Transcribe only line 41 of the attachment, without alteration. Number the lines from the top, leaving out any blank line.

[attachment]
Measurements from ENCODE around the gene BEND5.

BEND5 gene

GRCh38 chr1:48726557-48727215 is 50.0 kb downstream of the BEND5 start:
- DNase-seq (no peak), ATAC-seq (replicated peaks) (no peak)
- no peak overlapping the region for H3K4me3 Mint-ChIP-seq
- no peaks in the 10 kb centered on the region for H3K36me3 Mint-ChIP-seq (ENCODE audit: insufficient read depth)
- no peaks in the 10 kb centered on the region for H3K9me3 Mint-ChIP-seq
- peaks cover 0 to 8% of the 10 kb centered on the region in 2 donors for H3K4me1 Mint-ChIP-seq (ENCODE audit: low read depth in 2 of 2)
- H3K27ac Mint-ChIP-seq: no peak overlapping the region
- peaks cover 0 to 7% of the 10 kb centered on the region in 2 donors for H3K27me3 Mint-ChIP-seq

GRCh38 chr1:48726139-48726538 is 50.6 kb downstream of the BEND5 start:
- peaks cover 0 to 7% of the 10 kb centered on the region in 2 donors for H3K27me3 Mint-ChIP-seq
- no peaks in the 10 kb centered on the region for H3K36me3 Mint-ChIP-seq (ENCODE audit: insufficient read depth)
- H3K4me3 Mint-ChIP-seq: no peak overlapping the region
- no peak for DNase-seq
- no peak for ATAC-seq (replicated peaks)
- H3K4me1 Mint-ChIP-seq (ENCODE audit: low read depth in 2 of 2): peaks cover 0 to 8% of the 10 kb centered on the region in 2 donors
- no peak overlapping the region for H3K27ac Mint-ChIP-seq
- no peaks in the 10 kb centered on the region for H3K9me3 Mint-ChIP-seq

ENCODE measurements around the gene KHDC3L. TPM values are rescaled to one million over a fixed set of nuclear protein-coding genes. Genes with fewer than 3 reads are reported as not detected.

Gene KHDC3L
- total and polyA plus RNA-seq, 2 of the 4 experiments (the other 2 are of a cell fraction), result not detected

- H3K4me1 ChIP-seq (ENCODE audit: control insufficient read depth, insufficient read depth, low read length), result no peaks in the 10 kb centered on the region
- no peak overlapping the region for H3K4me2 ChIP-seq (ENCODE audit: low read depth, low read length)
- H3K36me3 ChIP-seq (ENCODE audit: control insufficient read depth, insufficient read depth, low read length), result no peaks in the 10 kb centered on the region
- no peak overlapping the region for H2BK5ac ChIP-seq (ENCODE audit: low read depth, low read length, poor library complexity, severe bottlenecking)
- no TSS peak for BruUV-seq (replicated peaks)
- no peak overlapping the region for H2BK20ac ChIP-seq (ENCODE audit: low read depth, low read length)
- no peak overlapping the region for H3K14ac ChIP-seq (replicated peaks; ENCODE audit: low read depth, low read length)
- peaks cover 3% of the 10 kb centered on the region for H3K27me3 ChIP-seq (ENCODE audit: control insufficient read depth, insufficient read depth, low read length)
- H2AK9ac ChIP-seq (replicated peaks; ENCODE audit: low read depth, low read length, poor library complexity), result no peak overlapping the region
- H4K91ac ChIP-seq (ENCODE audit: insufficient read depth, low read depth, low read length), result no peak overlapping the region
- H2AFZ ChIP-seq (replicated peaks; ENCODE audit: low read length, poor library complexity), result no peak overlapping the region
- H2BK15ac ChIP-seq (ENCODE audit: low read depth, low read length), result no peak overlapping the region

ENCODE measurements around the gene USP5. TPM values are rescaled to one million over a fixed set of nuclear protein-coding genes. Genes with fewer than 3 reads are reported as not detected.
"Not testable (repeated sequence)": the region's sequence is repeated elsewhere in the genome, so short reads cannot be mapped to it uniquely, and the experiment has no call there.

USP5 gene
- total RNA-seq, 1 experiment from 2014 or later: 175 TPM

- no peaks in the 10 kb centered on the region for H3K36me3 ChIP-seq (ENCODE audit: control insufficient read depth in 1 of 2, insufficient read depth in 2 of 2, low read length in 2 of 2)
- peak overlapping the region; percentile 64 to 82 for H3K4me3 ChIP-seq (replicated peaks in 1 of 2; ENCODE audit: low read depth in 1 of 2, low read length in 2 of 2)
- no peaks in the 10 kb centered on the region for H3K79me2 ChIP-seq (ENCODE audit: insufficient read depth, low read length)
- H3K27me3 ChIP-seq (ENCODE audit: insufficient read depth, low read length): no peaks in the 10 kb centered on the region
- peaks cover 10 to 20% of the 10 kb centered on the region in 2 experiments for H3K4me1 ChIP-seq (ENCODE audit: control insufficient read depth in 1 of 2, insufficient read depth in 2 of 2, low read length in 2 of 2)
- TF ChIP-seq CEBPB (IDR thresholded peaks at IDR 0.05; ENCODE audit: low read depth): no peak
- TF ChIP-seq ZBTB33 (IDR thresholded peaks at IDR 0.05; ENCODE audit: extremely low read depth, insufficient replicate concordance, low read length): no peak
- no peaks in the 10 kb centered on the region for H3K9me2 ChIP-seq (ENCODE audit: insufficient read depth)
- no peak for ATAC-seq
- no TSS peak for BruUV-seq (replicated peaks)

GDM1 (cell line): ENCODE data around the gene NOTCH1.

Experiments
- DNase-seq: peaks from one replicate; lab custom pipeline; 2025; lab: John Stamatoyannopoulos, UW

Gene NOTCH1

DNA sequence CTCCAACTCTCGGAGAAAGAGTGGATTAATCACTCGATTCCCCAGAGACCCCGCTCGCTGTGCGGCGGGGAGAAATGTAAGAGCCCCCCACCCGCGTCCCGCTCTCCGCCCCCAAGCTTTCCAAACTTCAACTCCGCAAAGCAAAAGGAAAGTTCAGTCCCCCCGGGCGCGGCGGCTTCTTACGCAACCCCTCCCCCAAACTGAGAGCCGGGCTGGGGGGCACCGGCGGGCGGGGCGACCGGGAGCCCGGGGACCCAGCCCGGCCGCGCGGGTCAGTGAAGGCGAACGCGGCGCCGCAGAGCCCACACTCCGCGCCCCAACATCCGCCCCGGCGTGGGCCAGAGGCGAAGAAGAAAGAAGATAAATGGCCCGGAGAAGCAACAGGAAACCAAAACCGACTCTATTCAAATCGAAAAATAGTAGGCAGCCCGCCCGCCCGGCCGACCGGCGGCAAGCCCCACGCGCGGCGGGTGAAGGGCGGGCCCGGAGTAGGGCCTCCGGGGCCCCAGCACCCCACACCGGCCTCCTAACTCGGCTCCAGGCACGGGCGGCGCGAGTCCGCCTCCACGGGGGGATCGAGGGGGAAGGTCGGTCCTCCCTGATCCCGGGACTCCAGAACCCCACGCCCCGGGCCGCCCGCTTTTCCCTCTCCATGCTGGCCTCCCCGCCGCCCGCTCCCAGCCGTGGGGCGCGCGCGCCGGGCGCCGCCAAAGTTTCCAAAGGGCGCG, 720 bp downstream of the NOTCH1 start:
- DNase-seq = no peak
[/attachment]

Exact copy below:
- no peaks in the 10 kb centered on the region for H3K79me2 ChIP-seq (ENCODE audit: insufficient read depth, low read length)